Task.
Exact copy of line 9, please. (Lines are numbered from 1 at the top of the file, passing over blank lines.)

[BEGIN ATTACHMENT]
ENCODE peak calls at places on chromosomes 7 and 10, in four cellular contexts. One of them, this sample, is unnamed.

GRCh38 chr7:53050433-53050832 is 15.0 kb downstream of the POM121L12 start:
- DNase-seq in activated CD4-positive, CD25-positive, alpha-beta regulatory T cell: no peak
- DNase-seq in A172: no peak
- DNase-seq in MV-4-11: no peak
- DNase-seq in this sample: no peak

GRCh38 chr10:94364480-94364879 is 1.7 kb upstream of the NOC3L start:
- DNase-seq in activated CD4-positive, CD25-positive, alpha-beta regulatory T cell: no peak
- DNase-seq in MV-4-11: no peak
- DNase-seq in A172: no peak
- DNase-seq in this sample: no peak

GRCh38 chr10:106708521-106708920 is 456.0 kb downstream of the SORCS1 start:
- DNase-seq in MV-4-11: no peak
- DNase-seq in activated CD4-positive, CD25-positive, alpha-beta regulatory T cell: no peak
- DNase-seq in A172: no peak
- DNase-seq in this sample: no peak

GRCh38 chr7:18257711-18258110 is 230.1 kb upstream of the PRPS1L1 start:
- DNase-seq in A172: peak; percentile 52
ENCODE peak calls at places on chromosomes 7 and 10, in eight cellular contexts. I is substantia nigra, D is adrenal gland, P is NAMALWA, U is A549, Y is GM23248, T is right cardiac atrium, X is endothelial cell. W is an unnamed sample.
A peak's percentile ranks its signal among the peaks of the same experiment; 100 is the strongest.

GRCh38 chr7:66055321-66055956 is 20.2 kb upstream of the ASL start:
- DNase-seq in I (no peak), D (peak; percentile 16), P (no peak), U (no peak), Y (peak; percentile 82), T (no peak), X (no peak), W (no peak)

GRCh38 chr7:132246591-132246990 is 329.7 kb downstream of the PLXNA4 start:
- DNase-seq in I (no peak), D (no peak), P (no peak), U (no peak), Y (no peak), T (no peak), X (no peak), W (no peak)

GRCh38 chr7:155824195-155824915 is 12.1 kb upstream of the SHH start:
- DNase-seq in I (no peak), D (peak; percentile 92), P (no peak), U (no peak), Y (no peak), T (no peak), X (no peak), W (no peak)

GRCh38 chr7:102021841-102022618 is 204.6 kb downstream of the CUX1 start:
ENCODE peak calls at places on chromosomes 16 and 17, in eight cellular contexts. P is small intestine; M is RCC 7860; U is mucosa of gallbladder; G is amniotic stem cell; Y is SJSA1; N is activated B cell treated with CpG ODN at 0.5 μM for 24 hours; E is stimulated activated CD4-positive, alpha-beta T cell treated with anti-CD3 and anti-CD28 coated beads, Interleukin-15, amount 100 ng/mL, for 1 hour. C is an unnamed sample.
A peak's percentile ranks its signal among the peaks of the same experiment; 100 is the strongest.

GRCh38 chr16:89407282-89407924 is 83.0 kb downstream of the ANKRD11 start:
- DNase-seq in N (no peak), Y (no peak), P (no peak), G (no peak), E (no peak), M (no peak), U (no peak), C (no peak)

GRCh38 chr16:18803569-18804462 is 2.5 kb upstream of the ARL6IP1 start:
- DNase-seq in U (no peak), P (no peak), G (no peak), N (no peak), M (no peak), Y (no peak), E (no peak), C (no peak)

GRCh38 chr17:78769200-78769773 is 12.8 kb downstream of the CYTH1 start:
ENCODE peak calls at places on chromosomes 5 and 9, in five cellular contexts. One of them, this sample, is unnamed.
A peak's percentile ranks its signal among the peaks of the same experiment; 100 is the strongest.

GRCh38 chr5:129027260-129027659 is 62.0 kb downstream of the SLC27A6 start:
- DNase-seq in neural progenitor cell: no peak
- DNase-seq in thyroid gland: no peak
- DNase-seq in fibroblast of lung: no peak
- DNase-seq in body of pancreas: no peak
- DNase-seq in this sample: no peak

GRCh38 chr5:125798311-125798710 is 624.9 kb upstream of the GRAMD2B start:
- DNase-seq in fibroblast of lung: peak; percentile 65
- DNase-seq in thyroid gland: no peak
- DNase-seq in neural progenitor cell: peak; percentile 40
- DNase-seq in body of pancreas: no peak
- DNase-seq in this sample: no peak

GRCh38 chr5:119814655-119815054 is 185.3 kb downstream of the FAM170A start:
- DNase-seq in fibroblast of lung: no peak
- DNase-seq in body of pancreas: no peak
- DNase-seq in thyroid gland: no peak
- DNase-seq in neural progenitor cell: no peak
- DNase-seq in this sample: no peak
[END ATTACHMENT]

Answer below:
- DNase-seq in MV-4-11: no peak